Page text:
You had me at barely-escaping-death jumps and Nick Frost cutting deals as arms dealer.
Alicia Vikander stars as Lara Croft in 2018’s Tomb Raider directed by Roar Uthaug and it is not a coinsidence his name can also be described as animalistic cry of survival. When Lara is about to sign papers that would officiate her father’s death, she gets a clue as to whether he might still be alive. Drunk on newly found enthusiasm, she leaves behind her bike courier days and sets off to follow Richard Croft’s (Dominic West) trail. That is how she ends up on the island Yamatai, hunting the legend of Himiko, the Queen of death.
To anyone who has played the games but also to the discouraged people who have watched Angelina Jolie’s Tomb Raider: this movie is better. So much better. You won’t find Lara seductively twirling around while looking irresistably and unrealistically beautiful. This Lara is basically a human punching bag and her not breaking every bone in her body is pretty astonishing. Forget the times of stiff dialogue and cringeworthy close ups. Uthaug delivers an action-heavy, fast-paced spectacle that will make you fall in love with Alicia Vikander even more.
As was teased in the trailer, you can’t miss out on the stunning action pieces from the 2013 video game (on which most of the storyline is based) like climbing an aircraft wreck on the edge of a waterfall or escaping a sinking ship. Amidst all of this real pretty action is Lara who, somewhat accidentally, finds herself in constant fear for her survival and gives everything to escape death. And yes, you have the moaning and the screaming but none of it feels uncomfortable or inappropriate. Vikander realistically portrays the sheer desperation and resiliance of her character while her opponents get their asses handed to them over and over.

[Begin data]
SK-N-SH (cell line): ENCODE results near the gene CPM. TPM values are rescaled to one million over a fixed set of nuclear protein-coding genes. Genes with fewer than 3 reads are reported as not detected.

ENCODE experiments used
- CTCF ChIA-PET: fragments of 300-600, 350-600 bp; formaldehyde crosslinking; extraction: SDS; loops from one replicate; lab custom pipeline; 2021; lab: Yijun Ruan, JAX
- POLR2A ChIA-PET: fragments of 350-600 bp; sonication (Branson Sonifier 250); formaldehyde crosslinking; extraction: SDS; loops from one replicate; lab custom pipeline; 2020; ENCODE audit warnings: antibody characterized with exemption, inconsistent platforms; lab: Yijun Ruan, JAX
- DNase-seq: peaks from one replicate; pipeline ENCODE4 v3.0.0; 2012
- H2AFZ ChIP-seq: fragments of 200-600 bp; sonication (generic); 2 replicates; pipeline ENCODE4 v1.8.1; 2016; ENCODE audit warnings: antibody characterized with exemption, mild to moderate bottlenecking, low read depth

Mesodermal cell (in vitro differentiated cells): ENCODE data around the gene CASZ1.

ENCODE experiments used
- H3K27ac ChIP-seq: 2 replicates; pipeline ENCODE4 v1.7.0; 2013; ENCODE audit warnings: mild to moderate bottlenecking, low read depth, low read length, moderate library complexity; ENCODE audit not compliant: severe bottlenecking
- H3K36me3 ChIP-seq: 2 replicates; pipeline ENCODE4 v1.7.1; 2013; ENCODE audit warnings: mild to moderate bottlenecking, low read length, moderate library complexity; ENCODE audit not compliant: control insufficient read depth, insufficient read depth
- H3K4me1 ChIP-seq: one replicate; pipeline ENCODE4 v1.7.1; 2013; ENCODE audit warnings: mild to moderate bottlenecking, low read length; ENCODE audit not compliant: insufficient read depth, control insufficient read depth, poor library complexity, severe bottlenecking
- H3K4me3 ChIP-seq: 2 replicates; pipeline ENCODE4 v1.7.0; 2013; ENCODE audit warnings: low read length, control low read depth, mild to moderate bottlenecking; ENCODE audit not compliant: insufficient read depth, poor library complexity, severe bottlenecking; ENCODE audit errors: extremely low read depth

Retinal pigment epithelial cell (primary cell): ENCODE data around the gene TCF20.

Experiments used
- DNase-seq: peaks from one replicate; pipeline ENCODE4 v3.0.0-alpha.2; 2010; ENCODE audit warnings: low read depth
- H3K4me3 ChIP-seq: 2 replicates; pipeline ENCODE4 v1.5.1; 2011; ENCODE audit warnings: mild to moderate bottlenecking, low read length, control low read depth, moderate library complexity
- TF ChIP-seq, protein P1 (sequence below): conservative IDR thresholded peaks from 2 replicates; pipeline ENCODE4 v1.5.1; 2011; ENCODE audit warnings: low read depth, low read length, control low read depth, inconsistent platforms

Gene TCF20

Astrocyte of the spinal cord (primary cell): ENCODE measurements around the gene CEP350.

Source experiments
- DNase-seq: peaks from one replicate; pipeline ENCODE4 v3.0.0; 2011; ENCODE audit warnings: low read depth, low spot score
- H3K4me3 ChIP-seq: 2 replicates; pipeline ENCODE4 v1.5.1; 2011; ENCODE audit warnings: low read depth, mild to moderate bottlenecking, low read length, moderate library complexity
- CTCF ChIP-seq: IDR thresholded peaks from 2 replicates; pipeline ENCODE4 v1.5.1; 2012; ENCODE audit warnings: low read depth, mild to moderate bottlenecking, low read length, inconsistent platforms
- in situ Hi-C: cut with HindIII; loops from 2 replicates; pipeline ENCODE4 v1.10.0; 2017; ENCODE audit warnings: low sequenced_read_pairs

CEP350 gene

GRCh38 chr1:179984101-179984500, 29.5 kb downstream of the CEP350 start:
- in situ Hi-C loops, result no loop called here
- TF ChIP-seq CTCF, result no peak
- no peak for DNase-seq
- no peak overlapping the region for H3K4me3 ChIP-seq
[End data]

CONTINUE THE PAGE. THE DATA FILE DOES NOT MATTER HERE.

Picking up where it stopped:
Mathias Vogel (Walten Goggins) is the villain in this scenario, working for Trinity and trying to use Lara and her knowledge. His motivation comes from wanting to see his family again after being stuck on Yamatai for years, which makes him partially relatable. Goggins nails the uncomfortable creepiness of a guy who mentions about 3x in this movie that he has no one to talk to. On Lara’s side is the reckless captain with a drinking problem, Lu Ren (Daniel Wu). Their dynamic is a classic adventurer-loyalty, bottom-kicking brotherhood.
Besides this movie being a statement as a whole (female-led action flicks, please!), it does include some subtle social commentary that is smartly placed and in no way distracting. What rounds it off and makes it stick together is the Nick Frost sandwich. His character brings humor and charm in a very effective manner. What I thought was misleading in the trailer, fits perfectly into the whole picture.
Tomb Raider honors the video game legacy of Lara Croft, disregards previous failed attempts, and succeeds as highly entertaining and engaging action movie with a top-notch performance by Alicia Vikander. They just escaped the video game adaptation curse! More please!